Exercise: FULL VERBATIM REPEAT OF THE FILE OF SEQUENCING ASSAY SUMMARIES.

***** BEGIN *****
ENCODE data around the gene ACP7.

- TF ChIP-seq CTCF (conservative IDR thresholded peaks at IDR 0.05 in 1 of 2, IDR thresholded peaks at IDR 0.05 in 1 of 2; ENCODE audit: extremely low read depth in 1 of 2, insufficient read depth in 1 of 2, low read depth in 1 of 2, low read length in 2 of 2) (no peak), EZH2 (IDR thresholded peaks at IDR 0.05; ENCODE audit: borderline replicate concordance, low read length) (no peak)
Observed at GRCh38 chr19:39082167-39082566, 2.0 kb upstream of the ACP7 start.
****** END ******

ENCODE data around the gene ACP7.

- TF ChIP-seq CTCF (conservative IDR thresholded peaks at IDR 0.05 in 1 of 2, IDR thresholded peaks at IDR 0.05 in 1 of 2; ENCODE audit: extremely low read depth in 1 of 2, insufficient read depth in 1 of 2, low read depth in 1 of 2, low read length in 2 of 2) (no peak), EZH2 (IDR thresholded peaks at IDR 0.05; ENCODE audit: borderline replicate concordance, low read length) (no peak)
Observed at GRCh38 chr19:39082167-39082566, 2.0 kb upstream of the ACP7 start.